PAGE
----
AREA 31 - DAVIS COUNTY

Updated: January 4, 2013

  MANAGEMENT

Five Proposed Determination of Water Rights books have been published. Four were published for the Southern Davis Division in 1966, and one for the Centerville Division on 1970. No final decrees have been issued. There are no state-administered distribution systems in this area. Click here to see statistics for this area.

  SOURCES

Surface Water - Surface waters are generally considered to be fully appropriated. New diversions and consumptive uses in these sources must be accomplished by change applications filed on existing rights. Non-consumptive use applications, such as hydroelectric power generation, will be considered on their individual merits.

Ground Water - There is a limited ground-water resource available. New appropriations from the principle aquifer are limited to 1.0 acre-foot per year for fixed-time periods in areas not served by a public supply system. Said filings are to connect to public supply systems when they are available. Large projects must be accomplished by change applications on existing rights. Changes from surface to underground sources, and vice versa, are also considered on their individual merits, with emphasis on their potential to interfere with existing rights and to ensure that there is no enlargement of the underlying rights. Applicants are placed on notice that development should be pursued as soon as possible. Extension of time requests will be critically reviewed beyond the initial five year period. Applications from the shallow aquifer (30 feet or less) are reviewed on their individual merits.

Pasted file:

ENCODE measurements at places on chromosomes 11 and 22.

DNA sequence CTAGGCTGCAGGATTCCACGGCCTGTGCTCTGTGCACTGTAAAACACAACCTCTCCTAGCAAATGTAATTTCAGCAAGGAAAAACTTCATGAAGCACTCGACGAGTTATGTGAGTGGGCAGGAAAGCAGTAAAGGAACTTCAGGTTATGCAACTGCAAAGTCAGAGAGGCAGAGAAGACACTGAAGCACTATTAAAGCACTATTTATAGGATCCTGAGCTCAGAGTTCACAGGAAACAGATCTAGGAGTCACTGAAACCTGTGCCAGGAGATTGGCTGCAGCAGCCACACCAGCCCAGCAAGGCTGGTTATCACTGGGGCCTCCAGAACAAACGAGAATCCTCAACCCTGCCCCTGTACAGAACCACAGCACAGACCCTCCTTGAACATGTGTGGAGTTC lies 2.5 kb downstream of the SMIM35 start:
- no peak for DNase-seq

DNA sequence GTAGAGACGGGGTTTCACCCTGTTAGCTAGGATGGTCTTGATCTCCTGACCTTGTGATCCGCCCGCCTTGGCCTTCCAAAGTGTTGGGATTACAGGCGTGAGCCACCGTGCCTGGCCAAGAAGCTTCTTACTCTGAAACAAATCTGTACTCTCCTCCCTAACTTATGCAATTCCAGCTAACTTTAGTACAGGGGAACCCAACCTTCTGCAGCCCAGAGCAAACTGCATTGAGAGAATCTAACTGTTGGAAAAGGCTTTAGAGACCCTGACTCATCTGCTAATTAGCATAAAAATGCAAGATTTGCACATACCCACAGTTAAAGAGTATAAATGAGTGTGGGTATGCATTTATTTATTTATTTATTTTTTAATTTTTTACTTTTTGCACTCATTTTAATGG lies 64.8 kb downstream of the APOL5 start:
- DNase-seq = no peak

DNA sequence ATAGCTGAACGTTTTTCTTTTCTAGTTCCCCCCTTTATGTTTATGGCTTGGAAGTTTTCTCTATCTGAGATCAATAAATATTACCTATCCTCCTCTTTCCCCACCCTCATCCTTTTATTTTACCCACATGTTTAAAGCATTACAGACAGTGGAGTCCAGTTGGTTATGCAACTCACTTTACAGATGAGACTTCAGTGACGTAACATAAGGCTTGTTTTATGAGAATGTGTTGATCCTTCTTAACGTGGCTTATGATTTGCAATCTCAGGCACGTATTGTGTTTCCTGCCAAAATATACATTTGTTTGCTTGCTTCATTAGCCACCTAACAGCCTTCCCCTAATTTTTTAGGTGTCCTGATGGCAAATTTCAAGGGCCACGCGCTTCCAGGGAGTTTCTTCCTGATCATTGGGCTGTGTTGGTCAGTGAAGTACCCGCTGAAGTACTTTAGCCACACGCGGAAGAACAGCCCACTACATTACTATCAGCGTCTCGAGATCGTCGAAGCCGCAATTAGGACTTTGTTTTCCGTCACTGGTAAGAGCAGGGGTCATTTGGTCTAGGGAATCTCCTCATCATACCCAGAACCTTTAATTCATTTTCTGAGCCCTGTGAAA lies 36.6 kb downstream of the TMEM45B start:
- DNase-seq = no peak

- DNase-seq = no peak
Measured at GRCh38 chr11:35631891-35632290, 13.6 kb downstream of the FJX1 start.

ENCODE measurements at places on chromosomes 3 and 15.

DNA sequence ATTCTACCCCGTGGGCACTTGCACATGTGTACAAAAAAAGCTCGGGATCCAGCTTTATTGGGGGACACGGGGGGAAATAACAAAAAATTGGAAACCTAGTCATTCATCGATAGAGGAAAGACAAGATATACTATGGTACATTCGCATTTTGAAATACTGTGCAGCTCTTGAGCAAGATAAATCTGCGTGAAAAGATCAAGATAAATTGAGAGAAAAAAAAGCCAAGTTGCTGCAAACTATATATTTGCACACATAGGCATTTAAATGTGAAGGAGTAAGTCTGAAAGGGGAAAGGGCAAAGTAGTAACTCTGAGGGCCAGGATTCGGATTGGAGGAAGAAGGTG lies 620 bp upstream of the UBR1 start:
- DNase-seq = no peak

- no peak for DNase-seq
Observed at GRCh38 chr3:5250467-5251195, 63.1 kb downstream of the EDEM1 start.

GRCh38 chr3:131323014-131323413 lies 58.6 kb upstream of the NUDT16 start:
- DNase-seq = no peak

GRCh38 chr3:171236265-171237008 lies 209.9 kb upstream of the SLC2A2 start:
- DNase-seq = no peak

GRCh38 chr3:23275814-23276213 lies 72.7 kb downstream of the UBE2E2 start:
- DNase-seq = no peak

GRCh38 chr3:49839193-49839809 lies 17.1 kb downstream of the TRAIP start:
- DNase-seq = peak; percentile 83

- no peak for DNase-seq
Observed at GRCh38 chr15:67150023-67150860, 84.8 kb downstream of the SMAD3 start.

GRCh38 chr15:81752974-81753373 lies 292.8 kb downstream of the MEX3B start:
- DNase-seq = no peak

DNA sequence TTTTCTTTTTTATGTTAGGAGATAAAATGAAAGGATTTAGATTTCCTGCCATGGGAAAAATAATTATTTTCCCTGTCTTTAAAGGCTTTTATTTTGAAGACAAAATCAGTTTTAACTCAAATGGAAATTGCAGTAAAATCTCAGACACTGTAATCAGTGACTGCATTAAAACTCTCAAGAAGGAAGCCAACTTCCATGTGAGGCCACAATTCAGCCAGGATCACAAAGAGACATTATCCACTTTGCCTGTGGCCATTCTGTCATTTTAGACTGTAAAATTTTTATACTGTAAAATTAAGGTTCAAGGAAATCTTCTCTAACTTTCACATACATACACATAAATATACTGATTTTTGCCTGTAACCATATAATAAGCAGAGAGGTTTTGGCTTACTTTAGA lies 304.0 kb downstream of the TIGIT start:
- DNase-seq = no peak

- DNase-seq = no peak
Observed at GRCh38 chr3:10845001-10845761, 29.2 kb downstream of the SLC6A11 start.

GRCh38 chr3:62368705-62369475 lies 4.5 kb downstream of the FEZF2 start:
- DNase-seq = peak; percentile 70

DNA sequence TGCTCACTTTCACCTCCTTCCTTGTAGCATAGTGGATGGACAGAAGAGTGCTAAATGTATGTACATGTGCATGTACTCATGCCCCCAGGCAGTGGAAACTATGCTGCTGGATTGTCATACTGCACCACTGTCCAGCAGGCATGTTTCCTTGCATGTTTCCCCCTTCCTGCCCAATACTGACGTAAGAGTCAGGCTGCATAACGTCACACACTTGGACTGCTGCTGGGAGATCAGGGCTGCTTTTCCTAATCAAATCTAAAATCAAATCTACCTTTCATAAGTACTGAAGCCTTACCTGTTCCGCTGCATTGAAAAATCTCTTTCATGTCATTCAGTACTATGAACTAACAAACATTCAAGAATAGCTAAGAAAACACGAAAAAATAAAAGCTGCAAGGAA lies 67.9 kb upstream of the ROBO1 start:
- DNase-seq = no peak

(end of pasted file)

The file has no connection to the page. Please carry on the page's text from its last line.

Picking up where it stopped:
GROUNDWATER MANAGEMENT PLANS

There are two groundwater management plans in place for Area 31 with the objective to guide future development, establish policy on new appropriations of water, protect the resource from over-utilization and preserve water quality:

  • Bountiful Sub-Area of the East Shore Area

    This plan went into effect January 4, 1995. Its coverage area is defined as follows: The southern boundary is the Davis-Salt Lake County line, the north boundary is the Centerville City-Farmington City line, the east boundary is the Wasatch Range, and the western boundary is the Jordan River and Farmington Bay.

  • Weber Delta Sub-Area of the East Shore Area

    This plan went into effect on October 31, 1995. The area includes those portions of Weber and Davis counties bounded by the Weber-Box Elder County line on the north, the edge of the valley fill on the east, the Farmington-Centerville line on the south, and the Great Salt Lake on the west.

  GENERAL

Applications are advertised in the Davis County Clipper. The general irrigation diversion duty for this area, which the State Engineer uses for evaluation purposes, is 4.0 acre-feet per acre per year. The consumptive use requirement is determined from the publication Consumptive Use of Irrigated Crops in Utah, Research Report 145, Utah State University, 1994. This area is administered by the Weber River Regional Office in Salt Lake City.

Other requirements